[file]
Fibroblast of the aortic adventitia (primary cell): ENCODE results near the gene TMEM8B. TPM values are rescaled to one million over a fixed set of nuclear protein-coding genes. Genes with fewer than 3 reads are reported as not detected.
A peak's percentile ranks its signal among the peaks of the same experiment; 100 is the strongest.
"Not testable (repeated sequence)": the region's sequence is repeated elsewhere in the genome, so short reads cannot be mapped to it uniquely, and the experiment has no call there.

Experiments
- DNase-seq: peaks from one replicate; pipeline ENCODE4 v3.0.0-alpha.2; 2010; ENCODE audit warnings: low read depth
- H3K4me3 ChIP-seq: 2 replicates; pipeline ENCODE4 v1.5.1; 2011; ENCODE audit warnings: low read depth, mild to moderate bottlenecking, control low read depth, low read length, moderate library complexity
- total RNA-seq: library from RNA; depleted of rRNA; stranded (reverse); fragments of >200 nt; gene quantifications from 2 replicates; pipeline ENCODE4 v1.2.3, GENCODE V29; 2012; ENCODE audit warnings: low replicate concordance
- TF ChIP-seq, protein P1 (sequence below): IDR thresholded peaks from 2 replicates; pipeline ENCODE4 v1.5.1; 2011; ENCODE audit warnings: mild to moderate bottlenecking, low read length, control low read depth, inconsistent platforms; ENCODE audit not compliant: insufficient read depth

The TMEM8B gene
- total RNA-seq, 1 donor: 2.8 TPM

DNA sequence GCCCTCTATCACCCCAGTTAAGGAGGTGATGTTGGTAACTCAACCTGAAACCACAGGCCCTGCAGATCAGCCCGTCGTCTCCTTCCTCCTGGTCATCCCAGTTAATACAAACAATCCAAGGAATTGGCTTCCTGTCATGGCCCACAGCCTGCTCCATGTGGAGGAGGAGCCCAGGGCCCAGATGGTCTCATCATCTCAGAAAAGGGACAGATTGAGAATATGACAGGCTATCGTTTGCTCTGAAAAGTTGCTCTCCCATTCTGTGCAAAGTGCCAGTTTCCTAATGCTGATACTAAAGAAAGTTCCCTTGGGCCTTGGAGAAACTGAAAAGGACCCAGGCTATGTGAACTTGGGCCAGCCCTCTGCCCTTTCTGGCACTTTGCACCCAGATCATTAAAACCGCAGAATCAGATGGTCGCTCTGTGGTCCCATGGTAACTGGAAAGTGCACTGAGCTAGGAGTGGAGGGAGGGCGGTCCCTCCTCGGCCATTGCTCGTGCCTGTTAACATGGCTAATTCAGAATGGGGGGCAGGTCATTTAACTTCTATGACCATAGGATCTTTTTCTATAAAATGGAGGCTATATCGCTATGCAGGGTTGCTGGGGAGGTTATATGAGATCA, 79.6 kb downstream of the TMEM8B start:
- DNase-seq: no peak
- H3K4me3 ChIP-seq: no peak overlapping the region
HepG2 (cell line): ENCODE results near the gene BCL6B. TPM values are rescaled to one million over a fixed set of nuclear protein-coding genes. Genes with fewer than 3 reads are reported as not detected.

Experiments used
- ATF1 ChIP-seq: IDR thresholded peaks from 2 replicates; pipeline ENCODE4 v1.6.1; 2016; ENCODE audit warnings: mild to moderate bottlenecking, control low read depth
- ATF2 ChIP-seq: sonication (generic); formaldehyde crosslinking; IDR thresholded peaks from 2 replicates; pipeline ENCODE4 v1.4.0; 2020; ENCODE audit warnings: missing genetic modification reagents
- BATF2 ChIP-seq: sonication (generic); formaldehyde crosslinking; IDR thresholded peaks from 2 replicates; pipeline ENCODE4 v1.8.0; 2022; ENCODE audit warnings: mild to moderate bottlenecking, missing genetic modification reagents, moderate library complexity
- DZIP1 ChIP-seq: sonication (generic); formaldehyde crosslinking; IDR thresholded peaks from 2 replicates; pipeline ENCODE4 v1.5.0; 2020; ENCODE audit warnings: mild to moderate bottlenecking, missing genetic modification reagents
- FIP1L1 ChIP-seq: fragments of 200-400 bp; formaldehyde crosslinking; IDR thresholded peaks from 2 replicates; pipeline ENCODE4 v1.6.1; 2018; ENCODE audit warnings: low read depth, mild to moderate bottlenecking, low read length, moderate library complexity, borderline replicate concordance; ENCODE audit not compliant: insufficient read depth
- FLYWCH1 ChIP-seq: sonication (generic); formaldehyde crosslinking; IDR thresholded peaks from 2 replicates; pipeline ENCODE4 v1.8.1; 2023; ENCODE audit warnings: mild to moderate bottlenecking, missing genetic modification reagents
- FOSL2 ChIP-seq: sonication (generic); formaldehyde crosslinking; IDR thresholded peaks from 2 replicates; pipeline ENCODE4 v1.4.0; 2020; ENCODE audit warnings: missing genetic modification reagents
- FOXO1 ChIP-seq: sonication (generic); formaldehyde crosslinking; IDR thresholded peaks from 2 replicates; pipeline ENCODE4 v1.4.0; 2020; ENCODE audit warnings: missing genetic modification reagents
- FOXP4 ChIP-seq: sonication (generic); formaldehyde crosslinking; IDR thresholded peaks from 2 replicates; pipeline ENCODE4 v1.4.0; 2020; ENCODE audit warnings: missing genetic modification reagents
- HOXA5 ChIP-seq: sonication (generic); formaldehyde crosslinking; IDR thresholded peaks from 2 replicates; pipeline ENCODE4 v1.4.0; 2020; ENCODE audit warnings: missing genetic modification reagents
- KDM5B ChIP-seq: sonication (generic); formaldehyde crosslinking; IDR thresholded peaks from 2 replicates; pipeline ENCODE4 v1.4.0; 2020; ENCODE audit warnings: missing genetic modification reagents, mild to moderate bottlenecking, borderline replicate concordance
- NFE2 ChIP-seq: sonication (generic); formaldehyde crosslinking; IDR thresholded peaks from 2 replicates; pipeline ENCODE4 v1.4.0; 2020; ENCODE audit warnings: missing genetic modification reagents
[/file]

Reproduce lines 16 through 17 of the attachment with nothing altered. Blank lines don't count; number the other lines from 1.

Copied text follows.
- ATF1 ChIP-seq: IDR thresholded peaks from 2 replicates; pipeline ENCODE4 v1.6.1; 2016; ENCODE audit warnings: mild to moderate bottlenecking, control low read depth
- ATF2 ChIP-seq: sonication (generic); formaldehyde crosslinking; IDR thresholded peaks from 2 replicates; pipeline ENCODE4 v1.4.0; 2020; ENCODE audit warnings: missing genetic modification reagents